Stedman and Hutchinson, comps. A Library of American Literature: An Anthology in Eleven Volumes. 1891. Vol. III: Literature of the Revolutionary Period, 17651787
The Arraignment of George III.
By William Henry Drayton (17421779)
[Born at Drayton Hall, Ashley River, S. C., 1742. Died in Philadelphia, Penn., 1779. From a Charge to the Grand Jury of Charleston, S. C., 23 April, 1776.]
THE HOUSE of Brunswick was yet scarcely settled in the British throne, to which it had been called by a free people, when, in the year 1719, our ancestors in this country, finding that the government of the lords proprietors operated to their ruin, exercised the rights transmitted to them by their forefathers of England; and, casting off the proprietary authority, called upon the house of Brunswick to rule over thema house elevated to royal dominion, for no other purpose than to preserve to a people their unalienable rights. The king accepted the invitation, and thereby indisputably admitted the legality of that revolution. And in so doing, by his own act, he vested in those our forefathers, and us their posterity, a clear right to effect another revolution, if ever the government of the house of Brunswick should operate to the ruin of the people. So the excellent Roman emperor, Trajan, delivered a sword to Saburanus, his captain of the Prætorian guard, with this admired sentence: Receive this sword, and use it to defend me if I govern well, but against me, if I behave ill.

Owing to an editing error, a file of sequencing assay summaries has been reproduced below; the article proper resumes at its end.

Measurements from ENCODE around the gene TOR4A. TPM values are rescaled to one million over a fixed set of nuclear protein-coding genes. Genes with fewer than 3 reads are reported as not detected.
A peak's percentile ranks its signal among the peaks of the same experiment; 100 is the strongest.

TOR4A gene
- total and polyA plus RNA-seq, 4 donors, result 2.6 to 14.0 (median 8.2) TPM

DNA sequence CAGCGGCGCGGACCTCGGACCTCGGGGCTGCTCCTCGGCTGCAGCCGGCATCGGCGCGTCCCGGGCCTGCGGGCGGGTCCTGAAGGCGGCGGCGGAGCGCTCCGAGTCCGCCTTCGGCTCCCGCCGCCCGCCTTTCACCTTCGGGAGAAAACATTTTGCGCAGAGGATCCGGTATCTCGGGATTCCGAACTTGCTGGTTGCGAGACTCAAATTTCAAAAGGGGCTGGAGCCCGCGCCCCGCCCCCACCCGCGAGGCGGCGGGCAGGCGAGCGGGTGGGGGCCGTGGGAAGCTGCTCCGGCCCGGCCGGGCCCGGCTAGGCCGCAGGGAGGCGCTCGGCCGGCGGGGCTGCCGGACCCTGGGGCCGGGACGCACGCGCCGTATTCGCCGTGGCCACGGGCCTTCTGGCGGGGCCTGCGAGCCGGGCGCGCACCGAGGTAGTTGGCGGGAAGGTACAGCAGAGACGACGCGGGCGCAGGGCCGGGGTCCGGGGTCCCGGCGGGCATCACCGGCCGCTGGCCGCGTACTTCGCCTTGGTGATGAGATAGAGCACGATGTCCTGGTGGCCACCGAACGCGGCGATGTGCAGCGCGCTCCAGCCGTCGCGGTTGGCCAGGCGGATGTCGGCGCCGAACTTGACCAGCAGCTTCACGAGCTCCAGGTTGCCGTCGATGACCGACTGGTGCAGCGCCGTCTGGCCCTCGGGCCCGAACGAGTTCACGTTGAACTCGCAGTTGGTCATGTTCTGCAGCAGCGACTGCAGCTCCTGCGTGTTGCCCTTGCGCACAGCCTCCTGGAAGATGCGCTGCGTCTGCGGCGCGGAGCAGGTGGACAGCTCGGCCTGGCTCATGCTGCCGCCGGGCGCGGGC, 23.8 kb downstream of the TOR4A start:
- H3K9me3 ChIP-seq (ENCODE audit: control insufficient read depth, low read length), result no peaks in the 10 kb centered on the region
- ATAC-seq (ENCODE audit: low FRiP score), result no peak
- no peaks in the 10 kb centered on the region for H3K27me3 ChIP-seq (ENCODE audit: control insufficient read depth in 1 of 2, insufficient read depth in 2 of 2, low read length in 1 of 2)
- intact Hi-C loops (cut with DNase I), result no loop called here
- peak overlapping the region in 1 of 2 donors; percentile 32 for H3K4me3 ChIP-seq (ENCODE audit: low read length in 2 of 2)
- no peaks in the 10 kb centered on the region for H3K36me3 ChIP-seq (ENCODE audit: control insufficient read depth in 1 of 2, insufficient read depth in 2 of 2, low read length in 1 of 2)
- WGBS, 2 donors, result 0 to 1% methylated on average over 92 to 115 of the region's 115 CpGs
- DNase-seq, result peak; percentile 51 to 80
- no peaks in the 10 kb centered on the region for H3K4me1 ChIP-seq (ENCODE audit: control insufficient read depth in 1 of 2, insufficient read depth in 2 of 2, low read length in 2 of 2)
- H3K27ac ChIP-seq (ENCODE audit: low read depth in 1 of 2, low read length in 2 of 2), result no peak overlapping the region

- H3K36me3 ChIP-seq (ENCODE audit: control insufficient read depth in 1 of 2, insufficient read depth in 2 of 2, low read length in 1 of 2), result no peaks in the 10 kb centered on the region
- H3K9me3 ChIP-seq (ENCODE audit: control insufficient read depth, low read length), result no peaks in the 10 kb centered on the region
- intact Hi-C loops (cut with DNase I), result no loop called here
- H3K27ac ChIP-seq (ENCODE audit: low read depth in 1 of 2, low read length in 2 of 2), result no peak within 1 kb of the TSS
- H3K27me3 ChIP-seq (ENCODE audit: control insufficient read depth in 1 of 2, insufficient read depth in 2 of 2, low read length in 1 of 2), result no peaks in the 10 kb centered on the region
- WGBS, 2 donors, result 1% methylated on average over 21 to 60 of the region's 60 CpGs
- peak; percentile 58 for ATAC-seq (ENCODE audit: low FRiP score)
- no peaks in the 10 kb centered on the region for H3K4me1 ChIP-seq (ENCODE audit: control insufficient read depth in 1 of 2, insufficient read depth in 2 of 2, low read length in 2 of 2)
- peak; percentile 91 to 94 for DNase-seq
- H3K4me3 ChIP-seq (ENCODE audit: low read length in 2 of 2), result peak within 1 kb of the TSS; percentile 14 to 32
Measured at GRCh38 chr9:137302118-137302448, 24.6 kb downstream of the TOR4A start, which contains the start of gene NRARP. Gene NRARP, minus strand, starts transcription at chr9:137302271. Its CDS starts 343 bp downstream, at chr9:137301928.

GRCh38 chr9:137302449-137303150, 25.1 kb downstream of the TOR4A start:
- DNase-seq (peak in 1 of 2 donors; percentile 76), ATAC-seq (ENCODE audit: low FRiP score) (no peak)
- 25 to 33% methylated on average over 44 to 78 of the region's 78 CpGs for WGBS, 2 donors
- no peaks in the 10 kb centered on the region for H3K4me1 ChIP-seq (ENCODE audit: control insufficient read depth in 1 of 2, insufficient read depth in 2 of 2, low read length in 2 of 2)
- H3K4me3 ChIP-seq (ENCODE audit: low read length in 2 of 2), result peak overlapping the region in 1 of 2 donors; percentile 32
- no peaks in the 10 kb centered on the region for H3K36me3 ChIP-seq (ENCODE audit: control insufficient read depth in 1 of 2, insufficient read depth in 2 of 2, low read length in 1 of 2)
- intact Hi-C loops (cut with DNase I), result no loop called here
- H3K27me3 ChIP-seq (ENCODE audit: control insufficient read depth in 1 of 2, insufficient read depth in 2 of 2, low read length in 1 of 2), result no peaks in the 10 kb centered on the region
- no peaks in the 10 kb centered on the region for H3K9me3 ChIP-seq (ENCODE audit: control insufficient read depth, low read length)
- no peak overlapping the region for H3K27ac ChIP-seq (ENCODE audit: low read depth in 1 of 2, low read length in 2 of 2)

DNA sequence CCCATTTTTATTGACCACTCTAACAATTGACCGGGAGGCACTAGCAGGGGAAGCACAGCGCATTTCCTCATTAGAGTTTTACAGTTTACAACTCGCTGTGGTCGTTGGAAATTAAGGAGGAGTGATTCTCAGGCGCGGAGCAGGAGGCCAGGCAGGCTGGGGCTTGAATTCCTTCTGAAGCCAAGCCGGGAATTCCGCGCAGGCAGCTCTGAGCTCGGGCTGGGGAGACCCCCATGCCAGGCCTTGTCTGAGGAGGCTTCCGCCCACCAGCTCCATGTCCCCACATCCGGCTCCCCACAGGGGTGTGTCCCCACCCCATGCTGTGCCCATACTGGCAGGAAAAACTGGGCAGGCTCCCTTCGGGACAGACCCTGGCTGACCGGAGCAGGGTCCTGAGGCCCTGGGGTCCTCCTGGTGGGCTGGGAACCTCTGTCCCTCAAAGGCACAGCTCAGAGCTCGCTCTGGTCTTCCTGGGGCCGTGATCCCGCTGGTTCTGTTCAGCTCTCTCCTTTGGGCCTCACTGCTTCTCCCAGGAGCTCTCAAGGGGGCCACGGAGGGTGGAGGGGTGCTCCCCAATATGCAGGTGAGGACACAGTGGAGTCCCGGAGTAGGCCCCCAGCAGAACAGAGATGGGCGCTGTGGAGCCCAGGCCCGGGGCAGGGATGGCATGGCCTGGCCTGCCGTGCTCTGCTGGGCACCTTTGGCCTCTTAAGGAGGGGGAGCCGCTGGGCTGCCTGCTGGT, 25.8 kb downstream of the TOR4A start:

With joyful acclamations our ancestors, by act of Assembly, passed on the 18th day of August, 1721, recognized the British monarch. The virtues of the second George are still revered among ushe was the father of his people: and it was with ecstasy we saw his grandson, George the Third, mount the throne possessed of the hearts of his subjects.
But alas! almost with the commencement of his reign, his subjects felt causes to complain of government. The reign advancedthe grievances became more numerous and intolerablethe complaints more general and loudthe whole empire resounded with the cries of injured subjects! At length, grievances being unredressed and ever increasing; all patience being borne down; all hope destroyed; all confidence in royal government blasted!Behold! the empire is rent from pole to pole!perhaps to continue asunder forever.
By declaring, that the people of Massachusetts Bay are liable for offences, or pretended offences, done in that colony, to be sent to, and tried for the same in England, or in any colony where they cannot have the benefit of a jury of the vicinage;
And thus America saw it demonstrated, that no faith ought to be put in a royal proclamation; for I must observe to you that, in the year 1763, by such a proclamation, people were invited to settle in Canada, and were assured of a legislative representation, the benefit of the common law of England, and a free government. It is a misfortune to the public, that this is not the only instance of the inefficacy of a royal proclamation.